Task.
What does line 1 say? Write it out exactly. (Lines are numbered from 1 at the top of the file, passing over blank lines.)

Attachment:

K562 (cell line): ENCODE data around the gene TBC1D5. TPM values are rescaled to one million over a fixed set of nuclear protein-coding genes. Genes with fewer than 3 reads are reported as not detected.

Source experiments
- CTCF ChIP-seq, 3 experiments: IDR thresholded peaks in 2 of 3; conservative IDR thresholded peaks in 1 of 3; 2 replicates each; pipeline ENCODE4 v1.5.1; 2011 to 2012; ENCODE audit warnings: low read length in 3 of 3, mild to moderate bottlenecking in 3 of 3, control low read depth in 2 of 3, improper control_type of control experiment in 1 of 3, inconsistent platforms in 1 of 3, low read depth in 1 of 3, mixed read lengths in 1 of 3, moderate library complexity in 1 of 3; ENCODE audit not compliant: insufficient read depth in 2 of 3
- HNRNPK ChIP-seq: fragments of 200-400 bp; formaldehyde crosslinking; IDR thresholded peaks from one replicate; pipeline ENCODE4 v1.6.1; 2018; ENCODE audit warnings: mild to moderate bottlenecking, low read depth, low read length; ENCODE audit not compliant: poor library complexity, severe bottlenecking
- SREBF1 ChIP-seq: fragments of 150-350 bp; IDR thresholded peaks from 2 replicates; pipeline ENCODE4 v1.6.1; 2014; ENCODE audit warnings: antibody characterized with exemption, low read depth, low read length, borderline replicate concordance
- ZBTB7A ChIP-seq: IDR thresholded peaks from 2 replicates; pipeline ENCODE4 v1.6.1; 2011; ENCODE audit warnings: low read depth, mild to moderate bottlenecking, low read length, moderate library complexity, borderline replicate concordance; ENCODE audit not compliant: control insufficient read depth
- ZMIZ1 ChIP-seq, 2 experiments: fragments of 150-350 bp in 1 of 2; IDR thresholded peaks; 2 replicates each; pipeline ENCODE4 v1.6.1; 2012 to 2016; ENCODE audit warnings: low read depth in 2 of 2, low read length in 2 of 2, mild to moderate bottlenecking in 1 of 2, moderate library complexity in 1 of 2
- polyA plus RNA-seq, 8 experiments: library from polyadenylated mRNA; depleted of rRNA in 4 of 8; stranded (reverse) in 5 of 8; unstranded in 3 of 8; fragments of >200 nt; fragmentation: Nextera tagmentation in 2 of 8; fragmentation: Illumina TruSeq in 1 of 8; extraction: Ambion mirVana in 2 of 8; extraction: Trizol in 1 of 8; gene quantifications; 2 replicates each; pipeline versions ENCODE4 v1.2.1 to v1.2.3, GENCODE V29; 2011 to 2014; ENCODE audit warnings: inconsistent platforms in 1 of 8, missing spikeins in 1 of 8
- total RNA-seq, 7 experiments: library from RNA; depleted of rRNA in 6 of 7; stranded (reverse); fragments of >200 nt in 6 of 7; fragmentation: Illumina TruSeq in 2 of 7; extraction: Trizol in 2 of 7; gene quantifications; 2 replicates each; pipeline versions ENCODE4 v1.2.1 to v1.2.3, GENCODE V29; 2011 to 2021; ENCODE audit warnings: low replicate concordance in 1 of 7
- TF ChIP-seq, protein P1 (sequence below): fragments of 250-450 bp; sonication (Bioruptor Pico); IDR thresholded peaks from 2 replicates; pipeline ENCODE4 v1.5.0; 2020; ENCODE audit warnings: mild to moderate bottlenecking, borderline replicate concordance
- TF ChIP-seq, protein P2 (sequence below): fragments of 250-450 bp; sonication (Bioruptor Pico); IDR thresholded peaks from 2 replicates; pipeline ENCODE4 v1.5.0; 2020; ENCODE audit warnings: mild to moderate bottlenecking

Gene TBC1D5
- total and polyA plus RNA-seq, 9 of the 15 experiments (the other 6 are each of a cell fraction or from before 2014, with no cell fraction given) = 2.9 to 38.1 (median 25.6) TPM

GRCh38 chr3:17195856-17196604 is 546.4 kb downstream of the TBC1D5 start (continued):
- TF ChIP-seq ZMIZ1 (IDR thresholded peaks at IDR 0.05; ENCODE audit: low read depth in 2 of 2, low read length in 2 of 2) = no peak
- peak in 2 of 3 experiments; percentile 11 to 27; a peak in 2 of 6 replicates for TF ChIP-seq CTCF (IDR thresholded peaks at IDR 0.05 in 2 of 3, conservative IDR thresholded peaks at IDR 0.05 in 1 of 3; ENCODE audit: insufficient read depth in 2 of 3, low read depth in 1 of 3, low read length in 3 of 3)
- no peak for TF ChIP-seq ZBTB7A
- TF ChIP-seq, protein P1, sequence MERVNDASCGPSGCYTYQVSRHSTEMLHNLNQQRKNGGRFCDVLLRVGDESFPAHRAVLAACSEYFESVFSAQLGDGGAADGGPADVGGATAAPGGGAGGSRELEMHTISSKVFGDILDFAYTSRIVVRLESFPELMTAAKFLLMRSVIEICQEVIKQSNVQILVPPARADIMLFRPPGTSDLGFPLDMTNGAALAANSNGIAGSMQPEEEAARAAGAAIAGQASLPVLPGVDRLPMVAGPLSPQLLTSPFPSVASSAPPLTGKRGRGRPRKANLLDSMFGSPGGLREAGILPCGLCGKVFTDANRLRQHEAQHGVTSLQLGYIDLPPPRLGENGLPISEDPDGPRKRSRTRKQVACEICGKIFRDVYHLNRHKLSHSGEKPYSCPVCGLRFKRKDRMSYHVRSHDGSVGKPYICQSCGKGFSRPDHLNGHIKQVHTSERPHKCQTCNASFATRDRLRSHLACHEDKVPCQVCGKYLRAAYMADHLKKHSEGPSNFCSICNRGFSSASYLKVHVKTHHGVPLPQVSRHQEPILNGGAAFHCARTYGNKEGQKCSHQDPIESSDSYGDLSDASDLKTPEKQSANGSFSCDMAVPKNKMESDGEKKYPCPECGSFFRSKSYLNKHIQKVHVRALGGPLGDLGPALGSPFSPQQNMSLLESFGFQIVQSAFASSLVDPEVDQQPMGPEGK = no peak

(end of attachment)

K562 (cell line): ENCODE data around the gene TBC1D5. TPM values are rescaled to one million over a fixed set of nuclear protein-coding genes. Genes with fewer than 3 reads are reported as not detected.